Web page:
- Hardcover: 336 pages
- Publisher: Hippocrene Books; Reprint edition (June 1, 1986)
- Language: English
- ISBN-10: 0880290706
- ISBN-13: 978-0880290708
- Product Dimensions: 5.5 x 8.3 x 1.5 inches
- Shipping Weight: 10.4 ounces (View shipping rates and policies)
- Average Customer Review: 4 customer reviews
- Amazon Best Sellers Rank: #3,484,262 in Books (See Top 100 in Books)
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Irish Druids and Old Irish Religions Hardcover – June 1, 1986
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Book may have numerous typos, missing text, images, or index. Purchasers can download a free scanned copy of the original book (without typos) from the publisher. 1894. Excerpt: ... IRISH GODS. SOME writers, from a jealous regard to the reputation of their ancestors, have been unwilling to acknowledge the idolatry of ancient Erin. They reject the testimony as to images, and decline to accept the record as to heathen deities. Yet it is surely a satisfaction to know that the Highest and Unseen was worshipped at all, though under rude and material symbolism, instead of being unknown and unfelt. If claiming to be, in some degree, at least, of Celtic heritage, the Irish may conceivably be esteemed of kindred faith with Celtic Gauls and Celtic Germans, whose divinities were recognized by the Romans, though called, from certain supposed similitudes, by more familiar Italian names. The Irish, from their geographical position, were a mixture of many peoples, forming a succession of human layers, so to speak, according to the number of the newcomers, and the period of local supremacy. The tendency of populations northward and westward, from wars or migrations, was to carry to Erin various races from the Continent of Europe, with their different customs and their gods, having more permanent influence than the visitation of their coasts by Oriental seamen. Thus we perceive, in fragmentary traditions and superstitions, the adoration of the Elements, and the fanciful embodiment of divine attributes in their phases and their apparent contradictions. In some way or other, the Islanders failed not to see, with Aristotle, that" the principle of life is in God." Yet J. S. Mill thought that religion may exist without belief in a God. In our investigations, we need bear in mind what the learned Professor Rhys asserts, that--" most of the myths of the modern Celts are to be found manipulated, so as to form the opening chapters of what has been usually regarded as the early history o...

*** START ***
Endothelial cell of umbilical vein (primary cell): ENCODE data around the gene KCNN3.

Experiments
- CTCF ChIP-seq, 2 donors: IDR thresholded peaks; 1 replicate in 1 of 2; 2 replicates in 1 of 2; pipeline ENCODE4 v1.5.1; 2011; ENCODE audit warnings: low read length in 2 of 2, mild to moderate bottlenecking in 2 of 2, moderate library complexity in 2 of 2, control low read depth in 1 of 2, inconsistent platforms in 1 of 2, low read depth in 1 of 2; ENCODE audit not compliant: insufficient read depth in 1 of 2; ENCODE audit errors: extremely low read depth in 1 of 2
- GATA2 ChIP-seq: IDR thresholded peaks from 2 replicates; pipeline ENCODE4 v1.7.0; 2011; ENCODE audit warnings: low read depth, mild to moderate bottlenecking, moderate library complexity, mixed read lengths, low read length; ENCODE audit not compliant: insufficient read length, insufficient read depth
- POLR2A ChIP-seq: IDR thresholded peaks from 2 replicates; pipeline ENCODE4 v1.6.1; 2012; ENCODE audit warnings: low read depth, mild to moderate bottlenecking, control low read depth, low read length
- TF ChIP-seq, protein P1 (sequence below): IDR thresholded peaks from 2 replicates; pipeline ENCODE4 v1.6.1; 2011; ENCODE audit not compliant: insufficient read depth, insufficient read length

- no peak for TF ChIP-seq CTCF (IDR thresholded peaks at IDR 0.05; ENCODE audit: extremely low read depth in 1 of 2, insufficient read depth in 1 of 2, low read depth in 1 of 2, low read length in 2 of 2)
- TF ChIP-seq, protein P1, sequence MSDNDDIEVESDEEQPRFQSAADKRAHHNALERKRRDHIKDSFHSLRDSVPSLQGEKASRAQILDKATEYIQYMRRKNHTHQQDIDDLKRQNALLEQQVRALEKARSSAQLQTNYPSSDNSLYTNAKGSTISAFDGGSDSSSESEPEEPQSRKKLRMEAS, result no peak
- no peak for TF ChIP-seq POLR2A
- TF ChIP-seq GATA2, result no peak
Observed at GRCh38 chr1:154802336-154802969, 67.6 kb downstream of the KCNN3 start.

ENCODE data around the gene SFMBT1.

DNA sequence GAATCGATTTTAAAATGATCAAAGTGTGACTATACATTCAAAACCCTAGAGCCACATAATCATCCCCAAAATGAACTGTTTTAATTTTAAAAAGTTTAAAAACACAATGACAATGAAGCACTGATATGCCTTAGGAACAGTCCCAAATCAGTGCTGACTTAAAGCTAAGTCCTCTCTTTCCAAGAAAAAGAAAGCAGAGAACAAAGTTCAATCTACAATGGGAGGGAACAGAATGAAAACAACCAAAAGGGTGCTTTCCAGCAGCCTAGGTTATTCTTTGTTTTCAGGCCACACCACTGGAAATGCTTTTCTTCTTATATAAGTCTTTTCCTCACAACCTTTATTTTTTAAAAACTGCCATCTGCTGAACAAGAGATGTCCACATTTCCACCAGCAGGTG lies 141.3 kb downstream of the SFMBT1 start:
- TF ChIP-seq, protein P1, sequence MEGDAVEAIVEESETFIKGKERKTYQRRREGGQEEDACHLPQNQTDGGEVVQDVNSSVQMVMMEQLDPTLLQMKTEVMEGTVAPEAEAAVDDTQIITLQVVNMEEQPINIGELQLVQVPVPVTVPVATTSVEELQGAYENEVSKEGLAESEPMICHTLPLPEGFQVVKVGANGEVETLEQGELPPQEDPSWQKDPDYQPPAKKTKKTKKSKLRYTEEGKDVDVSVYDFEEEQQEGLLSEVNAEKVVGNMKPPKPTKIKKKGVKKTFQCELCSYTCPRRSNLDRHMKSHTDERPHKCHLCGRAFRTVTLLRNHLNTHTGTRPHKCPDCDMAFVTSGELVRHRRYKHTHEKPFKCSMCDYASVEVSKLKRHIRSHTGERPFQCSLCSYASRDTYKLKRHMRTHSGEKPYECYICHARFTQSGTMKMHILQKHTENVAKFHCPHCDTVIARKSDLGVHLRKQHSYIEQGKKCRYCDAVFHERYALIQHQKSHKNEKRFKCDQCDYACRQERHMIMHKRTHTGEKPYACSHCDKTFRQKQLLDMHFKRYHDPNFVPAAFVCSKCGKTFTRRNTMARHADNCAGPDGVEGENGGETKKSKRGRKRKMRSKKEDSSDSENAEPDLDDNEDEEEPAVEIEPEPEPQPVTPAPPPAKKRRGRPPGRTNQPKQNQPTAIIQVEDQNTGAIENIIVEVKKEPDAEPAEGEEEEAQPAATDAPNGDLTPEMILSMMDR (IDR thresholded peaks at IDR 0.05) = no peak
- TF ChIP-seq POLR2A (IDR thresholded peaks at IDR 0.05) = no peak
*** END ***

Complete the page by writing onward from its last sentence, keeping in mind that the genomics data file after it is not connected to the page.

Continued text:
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What I didn't care for was the repeated and tiresome disdain towards the "so-called Druids" of Britain. When I'm reading for information/enlightenment, it's difficult to feel that I'm getting it from a credible source when the author's writing seems so biased and disdainful towards the non-Irish Druids. Yes, I know that the book is written with Ireland in mind, but the author just seemed to keep making digs at the other country while elevating Irish Druids over the rest. Kind of annoying, but not terrible.